Greek debt talks stumble

CRUCIAL talks over a Greek debt write-down failed to reach a solution over the weekend, leaving the sharemarket to open under a cloud of uncertainty today.

CRUCIAL talks over a Greek debt write-down failed to reach a solution over the weekend, leaving the sharemarket to open under a cloud of uncertainty today.

Talks between European officials and private creditors stalled after Greece's private creditors were asked to take a larger-than-expected "haircut" on the value of their bond holdings to offset a deeper than forecast recession in Greece last year.

The creditors, represented by the Institute of International Finance, had agreed in October to take a 50 per cent loss on the value of their holdings by "restructuring" ?260 billion worth of debt via an exchange of old bonds for new bonds with lower rates of interest.

The agreement would have wiped ?100 billion worth of debt from Greece's massive ?360 billion debt pile.

It would also have saved Greece ?4 billion a year in interest payments, essential if the country's borrowings are to fall to 120 per cent by 2020.

Dr Shane Oliver, the chief economist at AMP Capital, said the local sharemarket would probably open flat today.

"European markets were flat-to-down-slightly last week, and the US share market was flat too, given the uncertainty around how these talks would go," he said.

"Monday will be flat-to-down-slightly and then we'll start to take our lead from the European finance ministers' meeting."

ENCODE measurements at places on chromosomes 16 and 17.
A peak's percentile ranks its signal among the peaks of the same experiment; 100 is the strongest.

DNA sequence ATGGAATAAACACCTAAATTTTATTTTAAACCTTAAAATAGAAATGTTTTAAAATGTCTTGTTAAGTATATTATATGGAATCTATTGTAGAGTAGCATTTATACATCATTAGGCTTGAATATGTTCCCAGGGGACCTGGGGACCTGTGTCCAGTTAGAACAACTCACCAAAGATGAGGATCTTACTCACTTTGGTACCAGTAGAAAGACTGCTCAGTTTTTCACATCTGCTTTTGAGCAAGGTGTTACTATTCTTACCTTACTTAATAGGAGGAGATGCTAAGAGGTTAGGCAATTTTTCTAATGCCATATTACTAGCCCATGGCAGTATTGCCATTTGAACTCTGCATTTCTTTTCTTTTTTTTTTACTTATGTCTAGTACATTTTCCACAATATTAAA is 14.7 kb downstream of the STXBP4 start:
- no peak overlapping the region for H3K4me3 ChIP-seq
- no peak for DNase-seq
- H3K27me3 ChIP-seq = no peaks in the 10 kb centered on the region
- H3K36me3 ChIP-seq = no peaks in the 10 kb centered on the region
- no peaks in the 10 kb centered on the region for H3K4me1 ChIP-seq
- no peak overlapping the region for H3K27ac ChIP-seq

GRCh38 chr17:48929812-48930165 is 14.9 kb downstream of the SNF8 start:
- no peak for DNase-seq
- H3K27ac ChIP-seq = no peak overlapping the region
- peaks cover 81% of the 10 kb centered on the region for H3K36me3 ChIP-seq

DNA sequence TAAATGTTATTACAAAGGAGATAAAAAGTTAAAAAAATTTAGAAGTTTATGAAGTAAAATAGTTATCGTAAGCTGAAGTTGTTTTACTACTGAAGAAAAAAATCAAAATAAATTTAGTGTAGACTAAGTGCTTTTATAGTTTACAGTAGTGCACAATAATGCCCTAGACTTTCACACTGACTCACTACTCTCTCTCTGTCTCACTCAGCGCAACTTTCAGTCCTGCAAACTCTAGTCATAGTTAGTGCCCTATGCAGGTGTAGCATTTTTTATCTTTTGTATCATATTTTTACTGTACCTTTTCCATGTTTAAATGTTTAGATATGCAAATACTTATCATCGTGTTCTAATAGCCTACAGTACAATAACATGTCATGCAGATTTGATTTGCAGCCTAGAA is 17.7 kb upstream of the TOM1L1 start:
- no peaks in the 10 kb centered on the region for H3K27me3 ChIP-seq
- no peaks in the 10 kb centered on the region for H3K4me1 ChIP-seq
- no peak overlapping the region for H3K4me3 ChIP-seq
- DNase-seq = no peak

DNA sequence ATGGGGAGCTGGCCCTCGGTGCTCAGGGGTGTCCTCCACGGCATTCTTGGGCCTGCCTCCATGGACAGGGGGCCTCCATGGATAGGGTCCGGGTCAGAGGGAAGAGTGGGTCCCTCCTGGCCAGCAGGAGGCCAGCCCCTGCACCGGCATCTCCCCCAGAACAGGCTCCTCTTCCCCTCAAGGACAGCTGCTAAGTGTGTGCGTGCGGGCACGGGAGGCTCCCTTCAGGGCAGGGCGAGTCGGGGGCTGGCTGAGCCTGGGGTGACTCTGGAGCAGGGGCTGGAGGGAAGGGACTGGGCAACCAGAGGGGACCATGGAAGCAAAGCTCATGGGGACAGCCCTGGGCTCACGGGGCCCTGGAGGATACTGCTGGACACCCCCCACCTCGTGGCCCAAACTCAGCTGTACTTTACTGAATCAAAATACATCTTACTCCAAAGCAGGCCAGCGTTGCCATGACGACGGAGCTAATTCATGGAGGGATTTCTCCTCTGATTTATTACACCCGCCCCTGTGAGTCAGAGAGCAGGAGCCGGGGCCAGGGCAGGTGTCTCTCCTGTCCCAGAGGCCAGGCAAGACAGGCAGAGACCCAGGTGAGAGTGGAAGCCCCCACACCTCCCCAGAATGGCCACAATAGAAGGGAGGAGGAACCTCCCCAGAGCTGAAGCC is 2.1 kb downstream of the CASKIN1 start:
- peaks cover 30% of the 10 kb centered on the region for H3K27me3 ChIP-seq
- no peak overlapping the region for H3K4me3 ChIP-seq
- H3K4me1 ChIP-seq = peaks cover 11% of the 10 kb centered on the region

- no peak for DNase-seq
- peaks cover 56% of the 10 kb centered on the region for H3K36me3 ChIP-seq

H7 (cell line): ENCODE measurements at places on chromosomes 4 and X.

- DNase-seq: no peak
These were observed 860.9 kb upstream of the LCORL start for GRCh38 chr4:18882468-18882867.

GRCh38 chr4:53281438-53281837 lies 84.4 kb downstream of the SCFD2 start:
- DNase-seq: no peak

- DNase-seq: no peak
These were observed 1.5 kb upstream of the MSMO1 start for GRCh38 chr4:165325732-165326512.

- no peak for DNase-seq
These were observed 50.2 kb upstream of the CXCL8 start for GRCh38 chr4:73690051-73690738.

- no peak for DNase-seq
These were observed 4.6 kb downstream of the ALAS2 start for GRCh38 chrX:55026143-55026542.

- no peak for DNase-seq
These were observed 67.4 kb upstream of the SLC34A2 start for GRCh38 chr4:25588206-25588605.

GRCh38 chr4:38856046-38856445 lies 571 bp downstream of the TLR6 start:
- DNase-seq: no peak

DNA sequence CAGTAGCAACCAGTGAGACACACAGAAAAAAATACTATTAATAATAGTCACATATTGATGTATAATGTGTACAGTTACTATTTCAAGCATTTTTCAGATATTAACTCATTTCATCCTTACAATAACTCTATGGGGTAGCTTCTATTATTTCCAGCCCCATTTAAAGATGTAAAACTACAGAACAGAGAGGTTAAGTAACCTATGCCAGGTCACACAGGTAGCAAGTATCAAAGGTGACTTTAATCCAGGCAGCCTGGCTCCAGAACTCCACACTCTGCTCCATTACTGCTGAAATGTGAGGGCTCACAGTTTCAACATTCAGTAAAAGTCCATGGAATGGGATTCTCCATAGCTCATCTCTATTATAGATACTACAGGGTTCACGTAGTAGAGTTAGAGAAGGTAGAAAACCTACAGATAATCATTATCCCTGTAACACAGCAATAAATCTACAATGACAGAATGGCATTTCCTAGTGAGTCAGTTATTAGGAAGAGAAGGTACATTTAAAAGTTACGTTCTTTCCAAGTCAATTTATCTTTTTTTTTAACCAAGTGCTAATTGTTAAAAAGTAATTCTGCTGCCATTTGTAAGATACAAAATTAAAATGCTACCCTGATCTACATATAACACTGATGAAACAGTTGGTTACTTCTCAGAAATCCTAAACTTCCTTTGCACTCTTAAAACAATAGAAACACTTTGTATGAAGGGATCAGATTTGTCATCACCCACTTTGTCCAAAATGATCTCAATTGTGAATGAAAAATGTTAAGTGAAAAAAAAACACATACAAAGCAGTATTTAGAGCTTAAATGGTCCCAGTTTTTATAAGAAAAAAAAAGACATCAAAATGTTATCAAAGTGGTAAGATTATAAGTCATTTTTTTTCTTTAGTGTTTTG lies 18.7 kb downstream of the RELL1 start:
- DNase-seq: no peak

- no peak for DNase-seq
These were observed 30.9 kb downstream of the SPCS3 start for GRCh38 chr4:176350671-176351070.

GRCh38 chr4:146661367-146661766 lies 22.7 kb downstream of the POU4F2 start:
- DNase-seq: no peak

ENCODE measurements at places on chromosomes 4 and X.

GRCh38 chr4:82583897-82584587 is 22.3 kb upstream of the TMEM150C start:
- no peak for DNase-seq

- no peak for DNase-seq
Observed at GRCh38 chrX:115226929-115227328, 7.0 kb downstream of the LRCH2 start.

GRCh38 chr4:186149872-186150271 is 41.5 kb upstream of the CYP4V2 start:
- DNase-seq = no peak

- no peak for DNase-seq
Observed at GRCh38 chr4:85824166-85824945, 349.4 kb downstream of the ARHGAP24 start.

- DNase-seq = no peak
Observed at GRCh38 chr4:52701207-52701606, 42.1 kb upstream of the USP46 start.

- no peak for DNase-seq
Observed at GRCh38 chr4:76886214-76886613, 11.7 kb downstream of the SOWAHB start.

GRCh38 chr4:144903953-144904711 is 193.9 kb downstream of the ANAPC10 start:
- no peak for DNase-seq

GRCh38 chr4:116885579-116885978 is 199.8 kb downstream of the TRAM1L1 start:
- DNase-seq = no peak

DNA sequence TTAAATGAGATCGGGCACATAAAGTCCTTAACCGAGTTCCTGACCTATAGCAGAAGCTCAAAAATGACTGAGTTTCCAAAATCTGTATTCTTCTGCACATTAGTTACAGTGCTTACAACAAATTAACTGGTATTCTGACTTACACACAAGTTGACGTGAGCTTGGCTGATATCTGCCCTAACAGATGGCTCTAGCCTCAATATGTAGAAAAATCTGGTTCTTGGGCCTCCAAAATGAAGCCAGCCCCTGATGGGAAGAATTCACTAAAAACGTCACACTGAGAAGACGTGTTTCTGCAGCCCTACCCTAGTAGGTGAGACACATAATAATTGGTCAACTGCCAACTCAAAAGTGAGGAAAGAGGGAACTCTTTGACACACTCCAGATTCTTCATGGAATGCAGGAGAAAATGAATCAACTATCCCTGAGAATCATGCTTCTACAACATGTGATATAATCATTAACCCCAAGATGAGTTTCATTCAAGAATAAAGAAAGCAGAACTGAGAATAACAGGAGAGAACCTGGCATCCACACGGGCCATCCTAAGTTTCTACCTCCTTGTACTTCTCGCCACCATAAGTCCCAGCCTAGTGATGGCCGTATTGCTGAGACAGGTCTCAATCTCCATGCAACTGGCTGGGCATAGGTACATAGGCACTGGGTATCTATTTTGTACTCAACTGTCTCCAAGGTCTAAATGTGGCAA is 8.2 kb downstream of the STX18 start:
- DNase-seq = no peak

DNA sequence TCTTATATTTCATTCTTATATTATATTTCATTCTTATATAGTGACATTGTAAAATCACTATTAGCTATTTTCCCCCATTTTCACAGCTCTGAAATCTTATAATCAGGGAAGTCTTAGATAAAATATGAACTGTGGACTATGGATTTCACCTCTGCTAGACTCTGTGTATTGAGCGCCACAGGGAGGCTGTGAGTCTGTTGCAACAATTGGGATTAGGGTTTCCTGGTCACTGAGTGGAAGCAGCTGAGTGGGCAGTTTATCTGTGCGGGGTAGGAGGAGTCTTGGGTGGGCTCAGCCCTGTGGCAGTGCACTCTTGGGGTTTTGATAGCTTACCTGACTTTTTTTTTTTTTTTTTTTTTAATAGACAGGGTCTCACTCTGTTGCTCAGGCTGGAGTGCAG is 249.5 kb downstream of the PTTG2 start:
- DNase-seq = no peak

The Australian futures market is pointing to a 10 point fall at the opening of trade today while investors weigh up the prospect of more profit warnings ahead of company reporting season next week.

Greek Finance Minister Evangelos Venizelos wanted the deal finalised before euro zone finance ministers met in Brussels today, where they planned to discuss the aid package.

A deal on the write-down must be struck before Athens can get access to a ?130 billion aid package from the International Monetary Fund. The IMF loan is desperately needed to stop Greece from defaulting when ?14.5 billion worth of Greek bonds mature in March.

A spokesman for the Institute of International Finance said the talks had made "substantial" progress.

The parties were nearing an agreement under which old bonds would be swapped for new securities with coupons averaging between 4 per cent and 4.5 per cent.

But the talks stalled when European officials and Greece's private creditors failed to agree on the "term to maturity of the new replacement bonds", "and the rate of interest they will pay".

Meanwhile, a draft law published by the European Union says banks may be allowed to include asset-backed securities in the liquid assets that regulators demand lenders hold in the event of a credit squeeze.

The securities are currently excluded as liquid assets in rules known as Basel III, making the debt less attractive to banks.

"It's very good news, very good news for European asset-backed securities where demand has been dominated by a few clients, mostly in the US, a senior portfolio manager at Cairn Capital, Stefano Loreti, said.

"This development could help bring back European banks to the investor base."

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